Clinically significant large-fiber neuropathy is identified through pressure assessment with the monofilament test and is conducted as follows: a 5.07 monofilament buckles when 10 g of force is applied perpendicular to the skin. Once buckling occurs within 1 second, the monofilament is released. The patient identifies with a “yes” or “no” and eyes closed whether the nylon probe is touching skin. The patient should be able to identify the spot of monofilament placement. Four to 10 sites should be tested on each foot. Testing on the dorsal surface of the great toe and at the base of the first, third, and fifth metatarsals can identify 90% of patients with LOPS. Testing up to 10 total sites, in no certain order, is also recommended.16 A “positive” or “negative” entered on the chart indicates sensation or a lack of sensation, respectively. Callused areas or scar tissue should be avoided. Any area with a lack of sensation may be retested; then the probe is inserted onto adjacent areas to map the extent of LOPS.16 

A vibrating 128-Hz tuning fork is placed at the tip of the great toe of each foot. If the patient stops detecting vibration while the examiner can still sense it, this is an abnormal response. For the pinprick test, with the patient’s eyes closed, a pin is placed onto the dorsal surface of the great toe with enough force only to depress the skin. An abnormal test result would be inability of the patient to detect the depression.16 

For the ankle reflex, the Achilles tendon is stretched until the ankle is in a neutral position. When a tendon hammer is struck, an abnormal result is total absence of reflex. The last test uses a biothesiometer, which is a handheld device that can assess the vibration perception threshold. The stylus is placed at the great toe, and the amplitude increases until the patient detects the vibration. This gives a quantitative measurement, and a vibratory perception threshold greater than 25 volts is an abnormal result.16 

Vascular Assessment: A vascular assessment is not usually extensive.17 The easily palpated dorsalis pedis and posterior tibialis are the pedal pulses. The dorsalis pedis is at the top of each foot between the great toe and the one adjacent. The posterior tibialis is posterior to the ankle. The pulses can be “present” or “absent,” with the latter screened further with the ankle-brachial index (ABI).17 

The ABI, which is the ratio of systolic blood pressure in the ankle to that of the brachial artery, further assesses for peripheral arterial disease (PAD). If the ABI is 0.9 or less, this suggests PAD, while greater than 0.9 would be a “normal” result. It should be measured annually for patients with diabetes over age 50 and considered for younger patients with multiple PAD risk factors.16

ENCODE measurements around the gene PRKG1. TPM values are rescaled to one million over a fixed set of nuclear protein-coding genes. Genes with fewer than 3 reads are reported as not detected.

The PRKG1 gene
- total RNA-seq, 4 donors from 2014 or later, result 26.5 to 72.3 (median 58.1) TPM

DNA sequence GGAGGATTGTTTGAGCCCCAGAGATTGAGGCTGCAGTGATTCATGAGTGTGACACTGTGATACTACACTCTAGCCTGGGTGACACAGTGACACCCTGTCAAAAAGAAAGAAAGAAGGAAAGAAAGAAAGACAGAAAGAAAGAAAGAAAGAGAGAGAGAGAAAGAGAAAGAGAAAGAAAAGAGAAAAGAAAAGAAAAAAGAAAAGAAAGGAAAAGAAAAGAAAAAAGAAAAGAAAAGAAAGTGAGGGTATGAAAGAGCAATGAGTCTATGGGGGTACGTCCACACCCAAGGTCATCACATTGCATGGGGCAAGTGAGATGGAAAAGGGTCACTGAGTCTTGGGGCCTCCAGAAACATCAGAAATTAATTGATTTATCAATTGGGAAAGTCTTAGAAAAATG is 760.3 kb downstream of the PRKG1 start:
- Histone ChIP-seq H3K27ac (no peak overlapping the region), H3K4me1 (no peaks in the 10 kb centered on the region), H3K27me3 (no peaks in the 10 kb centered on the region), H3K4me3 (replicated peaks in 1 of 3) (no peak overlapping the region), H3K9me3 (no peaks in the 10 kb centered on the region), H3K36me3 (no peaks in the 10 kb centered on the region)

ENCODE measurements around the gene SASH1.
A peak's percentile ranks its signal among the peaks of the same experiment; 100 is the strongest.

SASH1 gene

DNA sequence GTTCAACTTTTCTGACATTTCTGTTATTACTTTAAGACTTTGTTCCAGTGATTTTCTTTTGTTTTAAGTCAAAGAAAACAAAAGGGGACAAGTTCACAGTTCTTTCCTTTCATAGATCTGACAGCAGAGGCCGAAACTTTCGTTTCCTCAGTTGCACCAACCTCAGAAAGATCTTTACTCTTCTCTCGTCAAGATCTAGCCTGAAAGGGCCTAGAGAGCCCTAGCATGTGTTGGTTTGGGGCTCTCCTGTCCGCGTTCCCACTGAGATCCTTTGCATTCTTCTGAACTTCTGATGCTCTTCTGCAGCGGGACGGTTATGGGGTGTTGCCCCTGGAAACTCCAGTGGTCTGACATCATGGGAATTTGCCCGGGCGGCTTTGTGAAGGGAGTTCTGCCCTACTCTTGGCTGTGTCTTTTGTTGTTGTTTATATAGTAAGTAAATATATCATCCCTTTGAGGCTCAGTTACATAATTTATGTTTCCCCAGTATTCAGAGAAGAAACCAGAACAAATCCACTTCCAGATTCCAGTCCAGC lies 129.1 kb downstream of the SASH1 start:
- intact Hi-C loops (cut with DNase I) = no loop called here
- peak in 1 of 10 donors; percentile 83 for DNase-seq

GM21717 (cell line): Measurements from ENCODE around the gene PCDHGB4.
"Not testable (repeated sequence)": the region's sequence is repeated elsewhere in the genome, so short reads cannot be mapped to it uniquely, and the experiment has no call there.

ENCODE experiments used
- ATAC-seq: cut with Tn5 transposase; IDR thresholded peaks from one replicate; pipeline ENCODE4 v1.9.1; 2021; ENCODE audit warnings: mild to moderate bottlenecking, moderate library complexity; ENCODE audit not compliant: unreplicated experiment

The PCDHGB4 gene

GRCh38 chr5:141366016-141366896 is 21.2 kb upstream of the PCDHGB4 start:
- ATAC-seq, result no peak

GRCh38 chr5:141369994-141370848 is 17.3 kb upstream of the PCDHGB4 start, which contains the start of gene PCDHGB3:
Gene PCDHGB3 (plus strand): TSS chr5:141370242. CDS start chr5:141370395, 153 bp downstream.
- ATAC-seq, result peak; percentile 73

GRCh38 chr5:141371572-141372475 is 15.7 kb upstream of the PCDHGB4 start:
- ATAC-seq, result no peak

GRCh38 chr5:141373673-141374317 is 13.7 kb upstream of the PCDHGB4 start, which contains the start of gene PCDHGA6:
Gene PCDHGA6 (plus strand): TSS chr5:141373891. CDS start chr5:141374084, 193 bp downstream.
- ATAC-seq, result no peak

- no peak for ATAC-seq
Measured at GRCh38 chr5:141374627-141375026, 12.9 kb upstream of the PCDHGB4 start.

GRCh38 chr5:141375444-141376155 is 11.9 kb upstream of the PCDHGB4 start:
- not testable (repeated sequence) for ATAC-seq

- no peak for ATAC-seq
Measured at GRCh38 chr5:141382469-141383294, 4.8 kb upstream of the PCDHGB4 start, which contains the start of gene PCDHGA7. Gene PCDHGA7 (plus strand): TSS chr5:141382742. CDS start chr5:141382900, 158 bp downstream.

Treatment of Diabetic Ulcers

Because initial OTC treatment is common, the pharmacist should assess progression of healing. If the wound is not healing within 4 weeks, the pharmacist should refer the patient to a specialist. A wound unhealed after 4 weeks has worse outcomes, including amputation.17 

Infection, though not always present, is indicated by purulence or at least two of the following: warmth, pain, tenderness, induration, erythema, or swelling.18 Cellulitis or signs of systemic response can also occur, including fever, sweats, chills, tachycardia, hypertension, and hyperglycemia. Thus, appropriate treatment depends on determining the severity of infection. 

One evaluation system is summarized by the acronym PEDIS, which stands for perfusion, extent and size of the ulcer, depth or tissue loss, infection, and sensation.18 Categories based on infection severity range from grade 1 (“no infection”) to grade 4 (“severe”). While “mild” infections (grade 2) can be easily treated, “moderate” infections (grade 3) can be complicated and limb-threatening. TABLE 3 explains the classification system in further detail; however, presenting symptoms can be varied. In fact, more than half of patients with a limb-threatening infection do not have systemic symptoms.18 Thus, pharmacists should refer patients with grade 2 or above to a specialist. Even patients with an uninfected foot wound should be referred if healing has not progressed within 4 weeks.18

General treatment measures consist of debridement, wound culturing, off-loading, wound dressings, observation, control of hyperglycemia, and infection control. Health care specialists use a scalpel and forceps to debride necrotic tissue; this is essential for quick healing. The wound is swabbed and cultures analyzed while empiric therapy is begun.17 

Off-loading is avoidance of all mechanical stress on the injured foot.17 This includes bed rest, surgical shoes, or foam dressings with crutches. Because patients frequently tire of off-loading, they must be counseled that healing will be unsuccessful if they constantly use their foot. In fact, off-loading should be continued until the wound is healed. 

Although different types of dressings have been studied, no particular dressing has shown superiority. For example, antimicrobial dressings could be beneficial, but routine use cannot be recommended at this time.18 Observation should ensure that healing progresses, even for severe ulcers, over the first month. 

Pharmacists should also emphasize the importance of metabolic control. While the ulcer heals, patients may experience more hyperglycemia than usual. Thus, diet and exercise should coincide with possible escalation of medication therapy. The effect of poor glycemic control on nephropathy, retinopathy, and neuropathy should be discussed, with frequent follow-up to monitor both blood glucose and infection control.